|NIH Announces Phase III Clinical Trial of Creatine
for Parkinson's Disease
Nutritional Supplement May Slow Progression of
The NIH National Institute of Neurological Disorders and Stroke
(NINDS) today is launching a large-scale clinical trial to learn
if the nutritional supplement creatine can slow the progression
of Parkinson's disease (PD). While creatine is not an approved
therapy for PD or any other condition, it is widely thought to
improve exercise performance. The potential benefit of creatine
for PD was identified by Parkinsonís researchers through a new
rapid method for screening potential compounds.
The double-blind, placebo-controlled, phase III study is one of
the largest PD clinical trials to date. It will enroll 1720 people
with early-stage PD at 52 medical centers in the United States
"This study is an important step toward developing a therapy that
could change the course of this devastating disease," says Elias
A. Zerhouni, M.D., director of the NIH. "The goal is to improve
the quality of life for people with Parkinson's for a longer period
of time than is possible with existing therapies." Currently there
is no treatment that has been shown to slow the progression of
The trial is the first large study in a series of NINDS-sponsored
clinical trials called NET-PD (NIH Exploratory Trials in Parkinson's
Disease). NINDS has organized this large network of sites to allow
researchers to work with PD patients over a long period of time,
with a goal of finding effective and lasting treatments. NET-PD
builds on a developmental research process — from laboratory
research to pilot studies in a select group of patients, to the
definitive phase III trial of effectiveness in people with Parkinsonís
"This study is an example of the Institute's commitment to Parkinson's
research," says NINDS director Story C. Landis, Ph.D. "We are trying
to explore every possible option for reducing the burden of this
Participants will be in the phase III study for five to seven
years. The effort will be led by Karl Kieburtz, M.D., M.P.H., of
the University of Rochester in New York, and Barbara C. Tilley,
Ph.D., of the Medical University of South Carolina in Charleston,
and the patients will be seen by movement disorders specialists
at the NET-PD sites across the United States and Canada.
PD is a degenerative disorder of the brain in which patients develop
symptoms such as progressive tremor, slowness of movements, and
stiffness of muscles. It affects at least one million people in
the United States. Although certain drugs, such as levodopa, can
reduce the symptoms of PD, there are no proven treatments that
can slow the progressive deterioration in function.
Creatine is marketed as a nutritional supplement. Studies have
suggested that it can improve the function of mitochondria, which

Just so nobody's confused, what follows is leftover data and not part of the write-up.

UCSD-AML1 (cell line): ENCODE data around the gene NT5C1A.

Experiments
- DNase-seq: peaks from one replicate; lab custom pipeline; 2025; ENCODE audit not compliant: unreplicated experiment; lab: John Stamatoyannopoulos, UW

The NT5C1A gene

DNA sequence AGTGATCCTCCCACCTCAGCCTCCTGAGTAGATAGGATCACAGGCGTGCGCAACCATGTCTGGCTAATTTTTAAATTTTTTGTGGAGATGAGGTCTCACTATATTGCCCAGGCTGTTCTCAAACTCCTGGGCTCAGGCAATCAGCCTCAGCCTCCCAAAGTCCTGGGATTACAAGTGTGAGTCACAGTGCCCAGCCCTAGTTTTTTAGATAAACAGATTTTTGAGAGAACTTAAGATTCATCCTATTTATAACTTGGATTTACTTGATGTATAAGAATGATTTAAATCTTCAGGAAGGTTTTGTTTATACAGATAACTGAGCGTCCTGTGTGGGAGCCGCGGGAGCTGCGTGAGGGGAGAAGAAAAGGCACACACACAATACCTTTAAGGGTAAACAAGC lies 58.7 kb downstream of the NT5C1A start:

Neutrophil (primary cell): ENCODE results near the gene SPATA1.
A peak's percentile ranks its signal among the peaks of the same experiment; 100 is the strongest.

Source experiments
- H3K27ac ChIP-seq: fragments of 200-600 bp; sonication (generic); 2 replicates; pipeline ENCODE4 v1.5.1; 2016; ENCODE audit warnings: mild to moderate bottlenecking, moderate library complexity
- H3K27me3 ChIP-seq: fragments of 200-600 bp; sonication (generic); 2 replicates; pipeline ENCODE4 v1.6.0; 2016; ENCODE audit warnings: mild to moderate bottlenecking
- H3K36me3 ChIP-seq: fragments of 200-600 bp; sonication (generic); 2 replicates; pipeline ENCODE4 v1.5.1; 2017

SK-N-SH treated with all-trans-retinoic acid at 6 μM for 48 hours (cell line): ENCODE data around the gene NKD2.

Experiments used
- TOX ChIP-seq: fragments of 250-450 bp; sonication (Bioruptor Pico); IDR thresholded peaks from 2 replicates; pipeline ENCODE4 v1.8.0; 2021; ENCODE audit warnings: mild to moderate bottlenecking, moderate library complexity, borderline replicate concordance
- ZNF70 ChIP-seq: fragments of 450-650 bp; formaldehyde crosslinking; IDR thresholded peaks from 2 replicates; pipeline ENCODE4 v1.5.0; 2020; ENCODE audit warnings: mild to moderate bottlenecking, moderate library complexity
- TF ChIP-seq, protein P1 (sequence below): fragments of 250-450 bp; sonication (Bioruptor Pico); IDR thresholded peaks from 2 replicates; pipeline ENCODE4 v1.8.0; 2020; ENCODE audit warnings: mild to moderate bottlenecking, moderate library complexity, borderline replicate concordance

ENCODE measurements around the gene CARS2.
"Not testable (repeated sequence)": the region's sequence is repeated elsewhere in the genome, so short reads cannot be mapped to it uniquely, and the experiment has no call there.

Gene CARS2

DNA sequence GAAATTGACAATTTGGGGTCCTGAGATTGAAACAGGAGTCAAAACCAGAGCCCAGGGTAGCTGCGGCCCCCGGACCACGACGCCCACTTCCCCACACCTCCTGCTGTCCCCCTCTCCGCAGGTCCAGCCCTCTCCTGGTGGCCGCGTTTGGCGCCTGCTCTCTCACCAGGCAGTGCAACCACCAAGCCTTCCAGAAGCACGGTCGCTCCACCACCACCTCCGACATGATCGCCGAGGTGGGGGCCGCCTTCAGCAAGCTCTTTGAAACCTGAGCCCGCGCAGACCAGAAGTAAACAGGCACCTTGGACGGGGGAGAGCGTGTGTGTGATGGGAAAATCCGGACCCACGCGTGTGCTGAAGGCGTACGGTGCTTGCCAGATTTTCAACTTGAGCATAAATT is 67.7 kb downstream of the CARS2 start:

produce energy inside cells. It also may act as an antioxidant
that prevents damage from compounds that are harmful to cells in
the brain. In a mouse model of PD, creatine is able to prevent
loss of the cells that are typically affected.
"Creatine, or any compound that may slow the progression of PD,
could have very important long-term benefits for people who are
living with this disease," says John R. Marler, M.D., NINDS associate
director for clinical trials.
The study will enroll people who have been diagnosed with PD within
the past five years and who have been treated for two years or
less with levodopa or other drugs that increase the levels of dopamine
in the brain. Many of the symptoms of PD result from the loss of
dopamine, a neurotransmitter that helps to control movement. Half
of the participants will receive creatine and half will receive
a placebo. Neither the participants nor their doctors will know
which treatment they receive.
"We are studying a stage of the disease that usually hasn't been
included in clinical studies," notes Dr. Kieburtz. The study is
designed to include a broad range of people, with special efforts
to recruit a diverse population that is similar to the makeup of
the population with PD in the United States.
The investigators will measure disease progression using standard
rating scales that measure quality of life, ability to walk, cognitive
function, and the ability to carry out other activities of daily
Avicena Group, Inc. will provide the creatine and the placebo
for the study.
People interested in participating in this study can obtain more
information by calling 1-800-352-9424, emailing firstname.lastname@example.org,
or visiting http://www.parkinsontrial.org/.
The NINDS is a component of the NIH within the Department of Health
and Human Services and is the nationís primary supporter of biomedical
research on the brain and nervous system.
The National Institutes of Health (NIH) — The Nation's
Medical Research Agency — includes 27 Institutes and
Centers and is a component of the U.S. Department of Health and
Human Services. It is the primary federal agency for conducting
and supporting basic, clinical and translational medical research,
and it investigates the causes, treatments, and cures for both
common and rare diseases. For more information about NIH and
its programs, visit www.nih.gov.